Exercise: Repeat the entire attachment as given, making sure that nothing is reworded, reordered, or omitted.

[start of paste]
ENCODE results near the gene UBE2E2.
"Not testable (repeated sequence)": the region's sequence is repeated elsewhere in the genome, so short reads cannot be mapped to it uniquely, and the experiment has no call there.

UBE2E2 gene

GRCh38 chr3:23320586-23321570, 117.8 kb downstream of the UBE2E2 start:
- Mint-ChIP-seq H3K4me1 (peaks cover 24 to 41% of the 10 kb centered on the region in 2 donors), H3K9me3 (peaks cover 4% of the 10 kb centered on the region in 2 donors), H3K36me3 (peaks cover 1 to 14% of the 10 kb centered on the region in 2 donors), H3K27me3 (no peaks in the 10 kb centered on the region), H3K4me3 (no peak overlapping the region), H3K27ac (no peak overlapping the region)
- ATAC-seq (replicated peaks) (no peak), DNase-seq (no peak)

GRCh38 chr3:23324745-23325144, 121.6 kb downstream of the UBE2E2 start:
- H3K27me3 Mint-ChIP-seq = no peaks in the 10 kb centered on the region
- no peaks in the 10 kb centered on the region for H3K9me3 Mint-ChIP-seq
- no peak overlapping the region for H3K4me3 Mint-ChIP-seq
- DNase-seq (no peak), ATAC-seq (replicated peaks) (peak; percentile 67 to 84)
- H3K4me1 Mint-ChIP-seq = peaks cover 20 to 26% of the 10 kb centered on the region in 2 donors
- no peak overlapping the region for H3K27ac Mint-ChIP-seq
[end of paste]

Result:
ENCODE results near the gene UBE2E2.
"Not testable (repeated sequence)": the region's sequence is repeated elsewhere in the genome, so short reads cannot be mapped to it uniquely, and the experiment has no call there.

UBE2E2 gene

GRCh38 chr3:23320586-23321570, 117.8 kb downstream of the UBE2E2 start:
- Mint-ChIP-seq H3K4me1 (peaks cover 24 to 41% of the 10 kb centered on the region in 2 donors), H3K9me3 (peaks cover 4% of the 10 kb centered on the region in 2 donors), H3K36me3 (peaks cover 1 to 14% of the 10 kb centered on the region in 2 donors), H3K27me3 (no peaks in the 10 kb centered on the region), H3K4me3 (no peak overlapping the region), H3K27ac (no peak overlapping the region)
- ATAC-seq (replicated peaks) (no peak), DNase-seq (no peak)

GRCh38 chr3:23324745-23325144, 121.6 kb downstream of the UBE2E2 start:
- H3K27me3 Mint-ChIP-seq = no peaks in the 10 kb centered on the region
- no peaks in the 10 kb centered on the region for H3K9me3 Mint-ChIP-seq
- no peak overlapping the region for H3K4me3 Mint-ChIP-seq
- DNase-seq (no peak), ATAC-seq (replicated peaks) (peak; percentile 67 to 84)
- H3K4me1 Mint-ChIP-seq = peaks cover 20 to 26% of the 10 kb centered on the region in 2 donors
- no peak overlapping the region for H3K27ac Mint-ChIP-seq